Ted Rogers gets a star on Canada’s Walk of Fame - MoneySense

Ted Rogers gets a star on Canada’s Walk of Fame

The late business icon joins Viola Desmond, David Suzuki and Stompin’ Tom Connors as an inductee this year

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Canada’s Walk of Fame is adding a new category to recognize the country’s most consequential corporate leaders, and Ted Rogers is the first recipient. The founder of Rogers Communications (which owns Moneysense) will receive one of seven new stars set to be added to the downtown Toronto sidewalk attraction.

Others receiving a ceremonial plaque included civil rights icon Viola Desmond, soon to be represented on the $10 bill, as well as athlete Donovan Bailey, singer Stompin’ Tom Connors, Academy Award-winning actress Anna Paquin, environmentalist David Suzuki, and the country itself, to mark Canada 150.

Rogers, who passed away in 2008, got his start in the telecommunications business early, rigging up an antenna in his boarding school dorm room and charging classmates to watch TV. He started his namesake company with a single Toronto radio station, later expanding into the media, cable and wireless sectors. The philanthropist was named to the Order of Canada in 1990.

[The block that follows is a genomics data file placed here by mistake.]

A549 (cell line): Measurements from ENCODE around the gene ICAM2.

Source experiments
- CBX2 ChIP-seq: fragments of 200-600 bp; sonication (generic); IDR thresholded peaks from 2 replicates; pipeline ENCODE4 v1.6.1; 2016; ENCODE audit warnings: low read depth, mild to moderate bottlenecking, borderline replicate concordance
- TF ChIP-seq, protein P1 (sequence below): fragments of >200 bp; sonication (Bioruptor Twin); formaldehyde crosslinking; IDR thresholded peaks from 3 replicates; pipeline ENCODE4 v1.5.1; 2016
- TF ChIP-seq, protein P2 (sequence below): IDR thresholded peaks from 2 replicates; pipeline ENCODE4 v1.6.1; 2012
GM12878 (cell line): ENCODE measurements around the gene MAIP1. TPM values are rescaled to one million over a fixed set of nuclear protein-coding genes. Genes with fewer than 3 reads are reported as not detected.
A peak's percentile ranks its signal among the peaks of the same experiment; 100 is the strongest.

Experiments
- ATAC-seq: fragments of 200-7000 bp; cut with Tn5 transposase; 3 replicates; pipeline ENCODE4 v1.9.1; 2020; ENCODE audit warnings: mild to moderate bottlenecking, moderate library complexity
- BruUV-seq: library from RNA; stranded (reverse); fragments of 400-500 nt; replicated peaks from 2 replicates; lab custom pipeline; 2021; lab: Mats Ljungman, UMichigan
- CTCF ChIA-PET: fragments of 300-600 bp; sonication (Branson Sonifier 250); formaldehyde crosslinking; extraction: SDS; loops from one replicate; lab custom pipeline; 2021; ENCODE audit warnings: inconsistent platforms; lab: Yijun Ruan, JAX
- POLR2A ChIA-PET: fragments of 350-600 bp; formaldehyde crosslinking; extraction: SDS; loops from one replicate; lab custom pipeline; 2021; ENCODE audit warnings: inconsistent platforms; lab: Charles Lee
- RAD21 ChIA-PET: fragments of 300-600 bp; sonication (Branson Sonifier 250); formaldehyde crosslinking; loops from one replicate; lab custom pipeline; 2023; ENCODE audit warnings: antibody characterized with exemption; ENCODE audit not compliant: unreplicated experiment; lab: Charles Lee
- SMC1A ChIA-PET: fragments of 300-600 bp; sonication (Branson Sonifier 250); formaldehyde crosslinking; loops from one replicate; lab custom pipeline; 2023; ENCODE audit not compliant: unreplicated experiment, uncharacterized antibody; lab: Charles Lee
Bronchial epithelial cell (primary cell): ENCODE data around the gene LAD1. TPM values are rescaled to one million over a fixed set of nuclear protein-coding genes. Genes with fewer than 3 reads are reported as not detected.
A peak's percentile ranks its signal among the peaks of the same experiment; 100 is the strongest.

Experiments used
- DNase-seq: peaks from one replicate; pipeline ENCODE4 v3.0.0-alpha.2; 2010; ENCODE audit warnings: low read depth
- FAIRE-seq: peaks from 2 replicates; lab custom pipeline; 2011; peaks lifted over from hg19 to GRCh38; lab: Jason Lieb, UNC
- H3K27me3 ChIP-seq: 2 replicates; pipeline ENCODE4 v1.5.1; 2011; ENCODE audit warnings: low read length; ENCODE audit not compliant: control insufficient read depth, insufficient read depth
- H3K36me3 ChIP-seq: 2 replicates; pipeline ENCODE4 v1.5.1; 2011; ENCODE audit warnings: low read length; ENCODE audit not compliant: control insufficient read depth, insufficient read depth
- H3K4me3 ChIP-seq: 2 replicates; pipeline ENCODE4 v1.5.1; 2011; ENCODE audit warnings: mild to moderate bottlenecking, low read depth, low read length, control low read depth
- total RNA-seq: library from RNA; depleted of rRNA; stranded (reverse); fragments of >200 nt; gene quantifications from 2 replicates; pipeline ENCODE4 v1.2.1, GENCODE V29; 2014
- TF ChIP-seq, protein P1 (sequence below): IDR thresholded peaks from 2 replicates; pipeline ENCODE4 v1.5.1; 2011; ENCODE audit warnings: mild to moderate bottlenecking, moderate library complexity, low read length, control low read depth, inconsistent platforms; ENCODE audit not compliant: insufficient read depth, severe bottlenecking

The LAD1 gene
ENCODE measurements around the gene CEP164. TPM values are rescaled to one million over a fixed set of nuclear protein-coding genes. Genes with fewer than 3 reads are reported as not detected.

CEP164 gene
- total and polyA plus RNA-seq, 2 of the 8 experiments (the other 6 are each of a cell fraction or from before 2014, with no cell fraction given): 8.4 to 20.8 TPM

Peter C. Newman, chronicler of the country’s establishment, called Rogers “an entrepreneur extraordinaire—the high-wire trapeze artist of Canadian business.” Newman’s obituary of the man in Maclean’s detailed his ability to find financing and do deals, all in service of growing his telecommunications and media empire. Rogers “would spot a new technology with public appeal and charge into it head-long, so that he could exploit the benefits of that first rush of interest and dollars,” Newman wrote.

That drive made him a demanding boss, longtime colleague and current Rogers vice-chairman Phil Lind admitted to Newman. “Ted worked all the time so, yeah, you could expect calls from him at odd hours,” he said. But the drive—what Rogers called his role as head of “the department of discontent”—helped move the company forward.

Rogers himself laid down a marker for entrepreneurs to come in his autobiography, Relentless. “If my life has a lesson for others, I think it is that everyone has a shot,” he wrote. “Don’t follow a dream; live it. No matter what it is you want, take your best shot. Be passionate and work hard, maybe harder than you ever dreamt, but the opportunity is there.”

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